Since February, gold has been quoted at a discount due to low demand and high prices. As the Diwali and Indian wedding season kicked off in October, however, gold discounts began to disappear and in same cases small premiums were reported.
According to Indian Ministry of Commerce and Industry, gold imports to India were just 34 tons in February, the lowest amount since December 2014. Gold imports fell to 24.1 tons in March the lowest since September 2013. Gold imports rose to 31 tons in April but were about 50 tons lower than last April. After falling in the spring, gold imports from May through September remained at low levels (see charts below).
As a result of the Indian government actions outlined below, Indian gold imports felln approximately 43% through September compared to the first nine months of 2015. Through October 2016, Indian gold imports were 419 tons (approximately 14.779 million ounces). During the comparable period in 2015 gold imports were 737 tons (approximately 26 million ounces).
By year end with December 2016 sales down 35.4% from December 2015 sales, overall 2016 sales were down nearly 40% from 2015.
Indian Annual Gold Imports 1999 – 2017
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Indian Monthly Gold Imports 2014 – 2016
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A ten percent duty on gold since 2013
Despite increased demand, Indian gold imports have been hampered by government action. India has placed import duties on gold in order to slow the amount of gold coming into the country. The government’s stated reason for curbing gold imports is that it throws off their balance of trade with imports exceeding exports due to large gold imports.
India has no significant gold mines, so the country’s entire gold demand has to be met either from gold already in the country or by imports. Efforts to get India’s gold mining industry going have met with lots of red tape and very little production. An Australian Indian venture was recently announced that aims to restart an old gold mine that might provide India with a few tons of domestic supply.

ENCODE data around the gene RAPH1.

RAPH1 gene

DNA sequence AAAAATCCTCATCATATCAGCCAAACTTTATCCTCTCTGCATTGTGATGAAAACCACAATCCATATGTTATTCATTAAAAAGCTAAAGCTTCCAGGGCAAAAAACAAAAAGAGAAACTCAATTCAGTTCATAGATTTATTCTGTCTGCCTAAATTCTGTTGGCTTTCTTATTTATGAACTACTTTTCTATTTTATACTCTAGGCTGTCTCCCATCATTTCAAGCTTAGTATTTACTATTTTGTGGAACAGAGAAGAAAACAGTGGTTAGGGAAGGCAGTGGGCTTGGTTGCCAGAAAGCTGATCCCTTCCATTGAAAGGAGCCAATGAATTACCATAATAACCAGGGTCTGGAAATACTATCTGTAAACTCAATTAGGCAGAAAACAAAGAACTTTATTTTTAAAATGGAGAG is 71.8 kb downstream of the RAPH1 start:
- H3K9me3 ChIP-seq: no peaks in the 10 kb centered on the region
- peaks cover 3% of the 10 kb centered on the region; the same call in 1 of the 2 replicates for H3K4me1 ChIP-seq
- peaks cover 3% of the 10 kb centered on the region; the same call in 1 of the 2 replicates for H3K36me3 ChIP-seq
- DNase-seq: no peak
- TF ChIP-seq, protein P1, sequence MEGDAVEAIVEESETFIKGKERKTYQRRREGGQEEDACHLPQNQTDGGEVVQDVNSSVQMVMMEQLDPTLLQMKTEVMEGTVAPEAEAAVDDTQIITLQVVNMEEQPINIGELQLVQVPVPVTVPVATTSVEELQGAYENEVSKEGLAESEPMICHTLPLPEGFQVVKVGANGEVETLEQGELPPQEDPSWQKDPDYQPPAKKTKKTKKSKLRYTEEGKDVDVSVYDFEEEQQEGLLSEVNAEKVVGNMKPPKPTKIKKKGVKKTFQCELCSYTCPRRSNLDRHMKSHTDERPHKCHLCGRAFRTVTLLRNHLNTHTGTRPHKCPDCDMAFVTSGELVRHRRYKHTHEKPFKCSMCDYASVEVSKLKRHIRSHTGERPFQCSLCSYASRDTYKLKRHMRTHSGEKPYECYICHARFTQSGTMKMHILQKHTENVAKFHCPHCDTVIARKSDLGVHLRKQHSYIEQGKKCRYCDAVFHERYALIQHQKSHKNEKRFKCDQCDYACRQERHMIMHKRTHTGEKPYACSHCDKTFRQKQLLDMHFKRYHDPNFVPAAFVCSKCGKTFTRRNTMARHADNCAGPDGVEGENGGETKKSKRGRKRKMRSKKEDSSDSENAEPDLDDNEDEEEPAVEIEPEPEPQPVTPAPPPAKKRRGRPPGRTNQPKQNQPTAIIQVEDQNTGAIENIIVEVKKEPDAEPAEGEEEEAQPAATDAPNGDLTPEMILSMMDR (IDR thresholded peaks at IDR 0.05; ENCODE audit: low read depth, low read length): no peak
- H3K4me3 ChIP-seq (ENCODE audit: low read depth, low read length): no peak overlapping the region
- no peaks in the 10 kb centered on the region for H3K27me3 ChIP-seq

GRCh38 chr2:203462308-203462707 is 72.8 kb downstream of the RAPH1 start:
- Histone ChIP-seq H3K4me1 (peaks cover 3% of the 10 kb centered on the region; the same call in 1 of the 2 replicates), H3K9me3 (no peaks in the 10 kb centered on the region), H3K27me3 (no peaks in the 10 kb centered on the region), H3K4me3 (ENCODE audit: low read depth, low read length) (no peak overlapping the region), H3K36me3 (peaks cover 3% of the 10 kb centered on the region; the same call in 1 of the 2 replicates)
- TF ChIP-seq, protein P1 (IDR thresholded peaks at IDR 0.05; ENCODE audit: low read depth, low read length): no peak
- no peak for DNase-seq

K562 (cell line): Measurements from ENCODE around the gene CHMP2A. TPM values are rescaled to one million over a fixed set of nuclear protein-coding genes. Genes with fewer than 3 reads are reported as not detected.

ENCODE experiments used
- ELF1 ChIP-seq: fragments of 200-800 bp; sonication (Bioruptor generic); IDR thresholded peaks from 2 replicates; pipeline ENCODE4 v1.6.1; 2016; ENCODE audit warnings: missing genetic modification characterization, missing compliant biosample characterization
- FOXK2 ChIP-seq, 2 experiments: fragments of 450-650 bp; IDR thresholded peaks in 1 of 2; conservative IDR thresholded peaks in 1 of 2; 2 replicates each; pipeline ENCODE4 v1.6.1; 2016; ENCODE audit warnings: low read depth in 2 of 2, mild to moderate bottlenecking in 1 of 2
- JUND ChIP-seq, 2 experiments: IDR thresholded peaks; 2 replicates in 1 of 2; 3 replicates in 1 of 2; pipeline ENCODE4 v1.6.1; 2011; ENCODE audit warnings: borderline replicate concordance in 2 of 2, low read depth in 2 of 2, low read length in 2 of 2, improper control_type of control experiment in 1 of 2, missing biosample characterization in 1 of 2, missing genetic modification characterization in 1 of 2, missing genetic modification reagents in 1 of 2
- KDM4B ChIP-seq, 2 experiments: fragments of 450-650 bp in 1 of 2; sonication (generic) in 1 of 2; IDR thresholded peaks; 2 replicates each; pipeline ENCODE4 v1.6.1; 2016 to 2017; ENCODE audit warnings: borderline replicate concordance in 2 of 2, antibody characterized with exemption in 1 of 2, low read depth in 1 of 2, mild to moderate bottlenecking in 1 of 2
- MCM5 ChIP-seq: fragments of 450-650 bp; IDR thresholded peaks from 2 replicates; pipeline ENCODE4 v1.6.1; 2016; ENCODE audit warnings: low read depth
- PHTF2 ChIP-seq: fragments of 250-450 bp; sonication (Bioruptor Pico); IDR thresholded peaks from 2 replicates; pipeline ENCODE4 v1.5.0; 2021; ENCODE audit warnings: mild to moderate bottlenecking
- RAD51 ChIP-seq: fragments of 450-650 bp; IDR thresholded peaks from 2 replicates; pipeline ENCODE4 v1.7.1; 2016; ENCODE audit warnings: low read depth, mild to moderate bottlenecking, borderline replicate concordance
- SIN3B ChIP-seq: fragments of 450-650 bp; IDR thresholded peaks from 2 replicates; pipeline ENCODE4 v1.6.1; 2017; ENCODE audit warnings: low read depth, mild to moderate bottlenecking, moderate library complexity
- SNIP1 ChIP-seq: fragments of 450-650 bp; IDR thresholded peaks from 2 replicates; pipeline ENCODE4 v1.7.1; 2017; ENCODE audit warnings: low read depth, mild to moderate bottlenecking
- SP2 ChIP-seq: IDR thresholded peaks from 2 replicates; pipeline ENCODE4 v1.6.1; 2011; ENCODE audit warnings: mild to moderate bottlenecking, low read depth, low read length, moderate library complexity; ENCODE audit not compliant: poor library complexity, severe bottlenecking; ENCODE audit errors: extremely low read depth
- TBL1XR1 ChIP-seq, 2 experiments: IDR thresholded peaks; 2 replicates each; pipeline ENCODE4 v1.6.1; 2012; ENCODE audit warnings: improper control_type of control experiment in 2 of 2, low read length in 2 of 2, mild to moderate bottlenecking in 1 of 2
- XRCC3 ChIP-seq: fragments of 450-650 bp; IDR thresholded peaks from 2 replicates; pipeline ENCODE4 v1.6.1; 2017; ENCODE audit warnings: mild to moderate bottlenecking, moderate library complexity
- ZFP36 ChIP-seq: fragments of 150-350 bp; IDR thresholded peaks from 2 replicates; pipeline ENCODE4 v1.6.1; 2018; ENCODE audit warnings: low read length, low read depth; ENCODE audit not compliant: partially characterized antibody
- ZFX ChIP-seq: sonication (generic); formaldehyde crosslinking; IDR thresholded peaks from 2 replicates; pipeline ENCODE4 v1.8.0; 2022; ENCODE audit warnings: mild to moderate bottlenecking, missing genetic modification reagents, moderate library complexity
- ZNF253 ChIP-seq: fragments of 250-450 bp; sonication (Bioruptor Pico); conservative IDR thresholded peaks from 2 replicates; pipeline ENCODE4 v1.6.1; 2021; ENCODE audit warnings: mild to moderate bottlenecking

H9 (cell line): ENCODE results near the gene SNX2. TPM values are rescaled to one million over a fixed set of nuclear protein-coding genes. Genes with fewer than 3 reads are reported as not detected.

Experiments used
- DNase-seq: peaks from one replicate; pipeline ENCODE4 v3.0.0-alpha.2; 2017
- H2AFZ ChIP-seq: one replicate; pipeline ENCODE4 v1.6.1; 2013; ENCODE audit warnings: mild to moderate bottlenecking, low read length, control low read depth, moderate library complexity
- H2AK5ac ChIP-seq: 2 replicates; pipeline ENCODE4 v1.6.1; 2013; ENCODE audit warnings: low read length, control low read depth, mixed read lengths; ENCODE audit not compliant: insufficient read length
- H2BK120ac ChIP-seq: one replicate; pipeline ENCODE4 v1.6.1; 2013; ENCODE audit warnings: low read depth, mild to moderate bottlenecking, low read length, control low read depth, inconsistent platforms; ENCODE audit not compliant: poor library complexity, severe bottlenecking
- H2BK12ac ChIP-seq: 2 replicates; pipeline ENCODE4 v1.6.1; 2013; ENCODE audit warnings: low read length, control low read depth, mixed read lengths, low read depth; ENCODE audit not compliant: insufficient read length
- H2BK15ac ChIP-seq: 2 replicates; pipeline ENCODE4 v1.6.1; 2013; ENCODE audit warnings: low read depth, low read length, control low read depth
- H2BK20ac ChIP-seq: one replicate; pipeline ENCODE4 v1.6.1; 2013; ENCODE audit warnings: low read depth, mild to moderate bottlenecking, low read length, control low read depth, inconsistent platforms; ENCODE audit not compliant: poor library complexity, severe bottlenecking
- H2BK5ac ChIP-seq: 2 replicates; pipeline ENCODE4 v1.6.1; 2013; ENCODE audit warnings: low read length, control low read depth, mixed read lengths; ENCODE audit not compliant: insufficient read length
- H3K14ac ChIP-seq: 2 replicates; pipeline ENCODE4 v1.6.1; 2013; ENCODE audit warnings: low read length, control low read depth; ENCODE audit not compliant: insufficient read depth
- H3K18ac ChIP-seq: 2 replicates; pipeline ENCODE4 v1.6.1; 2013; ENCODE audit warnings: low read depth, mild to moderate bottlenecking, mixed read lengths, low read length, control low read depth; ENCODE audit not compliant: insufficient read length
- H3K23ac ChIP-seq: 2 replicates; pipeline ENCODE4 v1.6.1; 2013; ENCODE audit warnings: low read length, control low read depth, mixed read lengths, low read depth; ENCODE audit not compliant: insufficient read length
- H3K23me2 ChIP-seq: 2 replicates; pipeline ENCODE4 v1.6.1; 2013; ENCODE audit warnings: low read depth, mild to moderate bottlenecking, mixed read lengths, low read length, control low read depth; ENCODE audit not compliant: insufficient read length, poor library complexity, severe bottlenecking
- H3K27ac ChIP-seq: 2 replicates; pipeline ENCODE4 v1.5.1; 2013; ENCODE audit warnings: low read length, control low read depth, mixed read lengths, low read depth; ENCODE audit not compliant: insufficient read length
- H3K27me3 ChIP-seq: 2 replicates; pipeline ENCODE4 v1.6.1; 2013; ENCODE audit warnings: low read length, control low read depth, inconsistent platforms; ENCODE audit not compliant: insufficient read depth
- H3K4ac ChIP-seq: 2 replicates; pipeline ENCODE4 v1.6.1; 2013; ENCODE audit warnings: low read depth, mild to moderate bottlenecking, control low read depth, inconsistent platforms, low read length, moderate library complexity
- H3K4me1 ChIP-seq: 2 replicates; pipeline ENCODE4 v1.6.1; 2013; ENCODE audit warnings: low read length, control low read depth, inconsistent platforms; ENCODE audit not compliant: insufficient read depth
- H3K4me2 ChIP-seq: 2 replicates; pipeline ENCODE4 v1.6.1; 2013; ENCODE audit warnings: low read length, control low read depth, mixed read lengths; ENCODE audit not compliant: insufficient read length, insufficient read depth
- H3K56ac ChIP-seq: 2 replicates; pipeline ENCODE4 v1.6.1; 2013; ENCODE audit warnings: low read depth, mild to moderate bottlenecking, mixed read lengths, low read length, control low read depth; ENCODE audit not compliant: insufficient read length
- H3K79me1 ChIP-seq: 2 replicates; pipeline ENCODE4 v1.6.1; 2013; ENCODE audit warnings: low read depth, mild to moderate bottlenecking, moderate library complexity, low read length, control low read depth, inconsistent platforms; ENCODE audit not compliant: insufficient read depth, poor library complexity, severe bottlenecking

Gold Monetization Scheme
The government hopes not only to stop gold from coming into India, but to get Indians to turn their gold in to the government in exchange for interest bearing bonds. The scheme launched in late 2015 so far has yielded little gold from Indian citizens. A couple of temples in India have, however, agreed to turn some of their gold in for the interest bearing bonds. For more on India’s gold monetization scheme click here.
Earlier this year the Indian government imposed a 1% sales tax on gold that immediately prompted jewelers across the country to go on strike. As of mid April, half of India’s jewerly stores were closed even though the strike was called off. The Indian government has refused thus far to lift the 1% tax. Rather, earlier this month, the Indian government exempted smaller jewelers from the 1% tax.
Additional Duty on Indians Returning From Abroad
In April 2016, the Indian government imposed an additional 15% duty on gold and silver for Indians returning home after one year abroad.
India’s Foreign Reserves
India’s foreign reserves have grown in recent years and reached an all time high of nearly $360 billion as of April 2016, or about the size of Russia’s foreign reserves.
India’s Gold Reserves
As of April 1, 2016, India’s gold holdings were 5.5% of its total foreign exchange reserves, down from 9.2% in September 2011. The percentage decrease is due in part to the increase in India’s overall reserves, the decline in the price of gold and because India has not added any gold to its reserves in recent years. India holds 557 tons of gold as reserves. Russia, in contrast, with overall foreign reserves about the same size as India’s, holds nearly three times that amount.
The Indian gold import charts are derived from data pulled from the Indian Ministry of Commerce and Industry, Govt. of India by Nick Laird of Sharelynx and are updated monthly and archived on Smaulgld.com.
Click to see an overview of India and Silver and a 2016 Indian silver importse .